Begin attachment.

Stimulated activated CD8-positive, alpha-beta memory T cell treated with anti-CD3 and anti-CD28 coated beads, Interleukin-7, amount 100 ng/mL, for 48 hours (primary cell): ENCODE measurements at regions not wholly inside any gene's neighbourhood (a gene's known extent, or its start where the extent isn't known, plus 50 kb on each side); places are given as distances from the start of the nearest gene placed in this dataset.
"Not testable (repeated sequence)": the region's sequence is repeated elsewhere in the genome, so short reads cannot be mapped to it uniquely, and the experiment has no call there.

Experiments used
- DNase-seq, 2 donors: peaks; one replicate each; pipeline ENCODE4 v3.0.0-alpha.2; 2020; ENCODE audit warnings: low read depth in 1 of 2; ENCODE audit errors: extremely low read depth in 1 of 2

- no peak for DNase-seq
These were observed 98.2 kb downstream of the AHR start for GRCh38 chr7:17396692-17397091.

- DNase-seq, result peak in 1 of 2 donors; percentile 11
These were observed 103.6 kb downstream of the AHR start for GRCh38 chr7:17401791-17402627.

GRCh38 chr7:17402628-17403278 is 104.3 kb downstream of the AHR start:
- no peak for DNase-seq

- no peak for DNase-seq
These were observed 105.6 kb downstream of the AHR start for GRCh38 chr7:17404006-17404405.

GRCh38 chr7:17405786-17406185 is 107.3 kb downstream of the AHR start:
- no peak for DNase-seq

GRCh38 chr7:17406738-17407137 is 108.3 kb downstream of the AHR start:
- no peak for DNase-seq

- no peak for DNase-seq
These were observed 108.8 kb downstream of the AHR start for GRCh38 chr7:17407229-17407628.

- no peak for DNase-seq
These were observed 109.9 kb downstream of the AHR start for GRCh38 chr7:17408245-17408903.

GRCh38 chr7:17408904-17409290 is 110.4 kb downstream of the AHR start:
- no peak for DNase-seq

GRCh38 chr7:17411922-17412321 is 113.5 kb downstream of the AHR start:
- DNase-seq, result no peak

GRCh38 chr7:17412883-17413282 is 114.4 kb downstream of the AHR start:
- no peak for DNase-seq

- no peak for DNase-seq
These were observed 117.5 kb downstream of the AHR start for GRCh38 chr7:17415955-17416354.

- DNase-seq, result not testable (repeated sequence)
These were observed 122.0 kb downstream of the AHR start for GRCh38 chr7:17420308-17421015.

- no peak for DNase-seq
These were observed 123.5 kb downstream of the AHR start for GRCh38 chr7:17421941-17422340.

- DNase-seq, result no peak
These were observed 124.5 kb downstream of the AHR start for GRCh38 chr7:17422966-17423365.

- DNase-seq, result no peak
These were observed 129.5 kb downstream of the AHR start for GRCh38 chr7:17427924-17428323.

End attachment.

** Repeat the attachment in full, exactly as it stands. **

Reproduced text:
Stimulated activated CD8-positive, alpha-beta memory T cell treated with anti-CD3 and anti-CD28 coated beads, Interleukin-7, amount 100 ng/mL, for 48 hours (primary cell): ENCODE measurements at regions not wholly inside any gene's neighbourhood (a gene's known extent, or its start where the extent isn't known, plus 50 kb on each side); places are given as distances from the start of the nearest gene placed in this dataset.
"Not testable (repeated sequence)": the region's sequence is repeated elsewhere in the genome, so short reads cannot be mapped to it uniquely, and the experiment has no call there.

Experiments used
- DNase-seq, 2 donors: peaks; one replicate each; pipeline ENCODE4 v3.0.0-alpha.2; 2020; ENCODE audit warnings: low read depth in 1 of 2; ENCODE audit errors: extremely low read depth in 1 of 2

- no peak for DNase-seq
These were observed 98.2 kb downstream of the AHR start for GRCh38 chr7:17396692-17397091.

- DNase-seq, result peak in 1 of 2 donors; percentile 11
These were observed 103.6 kb downstream of the AHR start for GRCh38 chr7:17401791-17402627.

GRCh38 chr7:17402628-17403278 is 104.3 kb downstream of the AHR start:
- no peak for DNase-seq

- no peak for DNase-seq
These were observed 105.6 kb downstream of the AHR start for GRCh38 chr7:17404006-17404405.

GRCh38 chr7:17405786-17406185 is 107.3 kb downstream of the AHR start:
- no peak for DNase-seq

GRCh38 chr7:17406738-17407137 is 108.3 kb downstream of the AHR start:
- no peak for DNase-seq

- no peak for DNase-seq
These were observed 108.8 kb downstream of the AHR start for GRCh38 chr7:17407229-17407628.

- no peak for DNase-seq
These were observed 109.9 kb downstream of the AHR start for GRCh38 chr7:17408245-17408903.

GRCh38 chr7:17408904-17409290 is 110.4 kb downstream of the AHR start:
- no peak for DNase-seq

GRCh38 chr7:17411922-17412321 is 113.5 kb downstream of the AHR start:
- DNase-seq, result no peak

GRCh38 chr7:17412883-17413282 is 114.4 kb downstream of the AHR start:
- no peak for DNase-seq

- no peak for DNase-seq
These were observed 117.5 kb downstream of the AHR start for GRCh38 chr7:17415955-17416354.

- DNase-seq, result not testable (repeated sequence)
These were observed 122.0 kb downstream of the AHR start for GRCh38 chr7:17420308-17421015.

- no peak for DNase-seq
These were observed 123.5 kb downstream of the AHR start for GRCh38 chr7:17421941-17422340.

- DNase-seq, result no peak
These were observed 124.5 kb downstream of the AHR start for GRCh38 chr7:17422966-17423365.

- DNase-seq, result no peak
These were observed 129.5 kb downstream of the AHR start for GRCh38 chr7:17427924-17428323.